No Intervention: No intervention study site
Exposure to routine transplant evaluation at the two control sites.
- Ratio of Hispanic to non-Hispanic white LDKTs [ Time Frame: Post-intervention exposure up to 3.5 years ]A center-level variable. This is a metric of disparity
- Number of Hispanic living kidney donors [ Time Frame: Post-intervention exposure up to 3.5 years ]A center-level variable. Exposure to the HKTP is expected to increase the number of Hispanic living kidney donors
- number of Hispanic ESRD patients added to the waiting list [ Time Frame: Post-intervention exposure up to 3.5 years ]A center-level variable.
- number of Hispanic potential donors per potential recipient [ Time Frame: Post-intervention exposure up to 3.5 years ]A center-level variable.
- satisfaction with culturally competent care [ Time Frame: in year 1-2 and year 4.5 ]A center-level variable. The CAHPS survey questionnaire will be used. A mean level of satisfaction will be prospectively comparing routine care with culturally competent care.
To learn more about this study, you or your doctor may contact the study research staff using the contact information provided by the sponsor.
Please refer to this study by its ClinicalTrials.gov identifier (NCT number): NCT03276390
|Contact: Elisa J Gordon, PhDemail@example.com|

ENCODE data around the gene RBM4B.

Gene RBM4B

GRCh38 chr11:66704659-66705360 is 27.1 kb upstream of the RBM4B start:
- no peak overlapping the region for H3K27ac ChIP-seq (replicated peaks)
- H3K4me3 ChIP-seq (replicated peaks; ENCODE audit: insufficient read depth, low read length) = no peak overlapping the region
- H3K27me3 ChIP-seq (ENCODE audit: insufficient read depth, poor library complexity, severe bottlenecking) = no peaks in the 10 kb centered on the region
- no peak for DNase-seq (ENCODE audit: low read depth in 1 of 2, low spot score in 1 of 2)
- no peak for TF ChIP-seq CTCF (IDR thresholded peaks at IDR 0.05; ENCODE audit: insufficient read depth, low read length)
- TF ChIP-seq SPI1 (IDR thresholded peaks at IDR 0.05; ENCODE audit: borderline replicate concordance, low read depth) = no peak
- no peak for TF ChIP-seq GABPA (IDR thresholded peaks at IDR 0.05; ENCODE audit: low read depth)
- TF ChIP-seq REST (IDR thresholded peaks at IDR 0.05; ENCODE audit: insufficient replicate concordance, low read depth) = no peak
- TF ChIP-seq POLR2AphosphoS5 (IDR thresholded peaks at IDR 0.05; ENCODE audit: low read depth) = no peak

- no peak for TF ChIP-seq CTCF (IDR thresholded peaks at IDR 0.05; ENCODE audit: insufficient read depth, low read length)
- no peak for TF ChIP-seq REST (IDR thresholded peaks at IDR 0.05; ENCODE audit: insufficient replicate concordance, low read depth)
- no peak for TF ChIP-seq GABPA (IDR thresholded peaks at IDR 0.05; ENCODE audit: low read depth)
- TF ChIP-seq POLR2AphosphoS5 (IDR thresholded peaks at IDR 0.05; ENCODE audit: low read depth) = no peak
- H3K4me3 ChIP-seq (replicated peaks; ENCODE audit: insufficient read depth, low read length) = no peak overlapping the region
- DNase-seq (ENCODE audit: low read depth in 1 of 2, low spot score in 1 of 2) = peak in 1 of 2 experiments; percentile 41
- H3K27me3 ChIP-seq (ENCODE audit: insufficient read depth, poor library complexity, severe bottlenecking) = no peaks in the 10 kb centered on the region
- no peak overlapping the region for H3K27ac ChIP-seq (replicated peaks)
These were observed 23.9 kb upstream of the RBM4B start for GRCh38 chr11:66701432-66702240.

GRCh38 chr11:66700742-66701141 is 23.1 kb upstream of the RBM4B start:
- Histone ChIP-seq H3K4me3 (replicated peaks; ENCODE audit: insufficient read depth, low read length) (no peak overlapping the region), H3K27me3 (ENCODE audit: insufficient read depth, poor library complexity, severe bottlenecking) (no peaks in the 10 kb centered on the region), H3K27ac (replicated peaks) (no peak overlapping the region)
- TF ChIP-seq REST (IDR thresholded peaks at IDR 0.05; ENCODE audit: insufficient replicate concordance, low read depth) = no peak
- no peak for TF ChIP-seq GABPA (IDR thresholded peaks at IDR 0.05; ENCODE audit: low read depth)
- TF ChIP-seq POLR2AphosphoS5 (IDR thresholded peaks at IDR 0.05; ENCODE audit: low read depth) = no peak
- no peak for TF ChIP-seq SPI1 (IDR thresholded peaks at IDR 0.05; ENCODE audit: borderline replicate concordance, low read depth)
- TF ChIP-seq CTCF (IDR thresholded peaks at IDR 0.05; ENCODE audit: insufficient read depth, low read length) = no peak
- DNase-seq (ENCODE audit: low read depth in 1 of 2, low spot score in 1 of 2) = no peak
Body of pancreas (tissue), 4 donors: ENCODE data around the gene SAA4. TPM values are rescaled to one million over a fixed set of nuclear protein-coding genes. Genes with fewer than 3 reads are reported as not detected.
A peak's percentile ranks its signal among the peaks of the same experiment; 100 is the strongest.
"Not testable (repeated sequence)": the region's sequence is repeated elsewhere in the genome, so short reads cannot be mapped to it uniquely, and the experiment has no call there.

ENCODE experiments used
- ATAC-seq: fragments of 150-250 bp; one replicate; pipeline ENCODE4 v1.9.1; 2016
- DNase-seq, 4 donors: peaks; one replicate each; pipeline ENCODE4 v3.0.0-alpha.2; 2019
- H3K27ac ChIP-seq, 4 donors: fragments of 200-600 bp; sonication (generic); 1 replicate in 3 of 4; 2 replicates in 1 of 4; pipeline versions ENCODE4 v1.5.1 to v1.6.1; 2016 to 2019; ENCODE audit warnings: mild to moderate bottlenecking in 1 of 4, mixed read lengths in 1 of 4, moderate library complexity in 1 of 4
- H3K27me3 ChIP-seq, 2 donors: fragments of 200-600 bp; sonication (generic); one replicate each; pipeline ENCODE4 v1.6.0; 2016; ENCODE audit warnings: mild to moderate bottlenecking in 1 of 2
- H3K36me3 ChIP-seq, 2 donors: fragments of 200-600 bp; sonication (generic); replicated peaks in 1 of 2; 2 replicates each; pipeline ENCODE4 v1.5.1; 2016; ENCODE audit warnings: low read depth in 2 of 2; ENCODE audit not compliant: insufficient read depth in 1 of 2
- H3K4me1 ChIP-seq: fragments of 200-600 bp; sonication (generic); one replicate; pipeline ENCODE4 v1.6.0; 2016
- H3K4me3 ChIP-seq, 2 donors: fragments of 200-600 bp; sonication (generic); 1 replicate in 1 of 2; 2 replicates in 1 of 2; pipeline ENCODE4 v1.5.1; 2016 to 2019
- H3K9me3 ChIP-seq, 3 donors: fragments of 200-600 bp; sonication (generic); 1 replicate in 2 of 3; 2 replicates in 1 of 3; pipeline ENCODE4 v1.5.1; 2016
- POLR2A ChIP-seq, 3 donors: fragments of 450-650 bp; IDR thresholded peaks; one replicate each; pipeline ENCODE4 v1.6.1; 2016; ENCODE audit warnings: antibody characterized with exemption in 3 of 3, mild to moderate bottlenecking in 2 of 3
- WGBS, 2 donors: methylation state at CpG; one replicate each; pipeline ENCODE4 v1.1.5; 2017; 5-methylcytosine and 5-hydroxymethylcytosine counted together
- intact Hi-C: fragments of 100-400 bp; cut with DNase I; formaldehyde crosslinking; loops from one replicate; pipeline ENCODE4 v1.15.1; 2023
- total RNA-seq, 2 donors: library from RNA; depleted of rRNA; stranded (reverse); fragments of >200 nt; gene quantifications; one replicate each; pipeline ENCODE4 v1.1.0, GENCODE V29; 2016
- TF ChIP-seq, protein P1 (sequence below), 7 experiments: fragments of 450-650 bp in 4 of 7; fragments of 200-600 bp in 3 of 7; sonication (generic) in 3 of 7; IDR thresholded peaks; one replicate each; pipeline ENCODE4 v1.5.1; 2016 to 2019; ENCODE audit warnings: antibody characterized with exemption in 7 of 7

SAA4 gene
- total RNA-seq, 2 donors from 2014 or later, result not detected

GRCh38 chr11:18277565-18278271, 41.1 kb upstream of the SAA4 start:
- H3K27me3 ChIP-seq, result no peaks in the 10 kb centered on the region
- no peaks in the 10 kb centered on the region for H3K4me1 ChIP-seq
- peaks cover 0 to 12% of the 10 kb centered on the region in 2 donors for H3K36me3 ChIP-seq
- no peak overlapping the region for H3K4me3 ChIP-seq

|Contact: Juan Carlos Caicedo, MDfirstname.lastname@example.org|
|United States, Arizona|
|Mayo Clinic Arizon||Recruiting|
|Phoenix, Arizona, United States, 85054|
|Contact: Amit Mathur, MD Mathur.Amit@mayo.edu|
|Contact: Julieta Delgado, BA 480-342-1785 Delgado.email@example.com|
|United States, Colorado|
|University of Colorado Denver||Recruiting|
|Denver, Colorado, United States, 80045|
|Contact: Alexander Wiseman, MD 303-724-4830 firstname.lastname@example.org|
|Contact: Karissa Feltrow, BA (303) 724-8781 Karissa.Fetrow@ucdenver.edu|
|United States, Texas|
|Baylor University Medical Center||Recruiting|
|Dallas, Texas, United States, 75246|
|Contact: Richard Ruiz, MD 817-922-4652 Richard.Ruiz@BSWHealth.org|
|Contact: Alice Salazar, BA 214-820-2766 Alice.Salazar@BSWHealth.org|
|Houston Methodist Hospital||Recruiting|
|Houston, Texas, United States, 77030|
|Contact: Ahmed O Gaber, MD AOGaber@houstonmethodist.org|
|Contact: Joy Nolte, RD 713-441-6314 email@example.com|
|Principal Investigator:||Elisa J Gordon, PhD||Northwestern University|
|Principal Investigator:||Juan Carlos J Caicedo, MD||Northwestern University|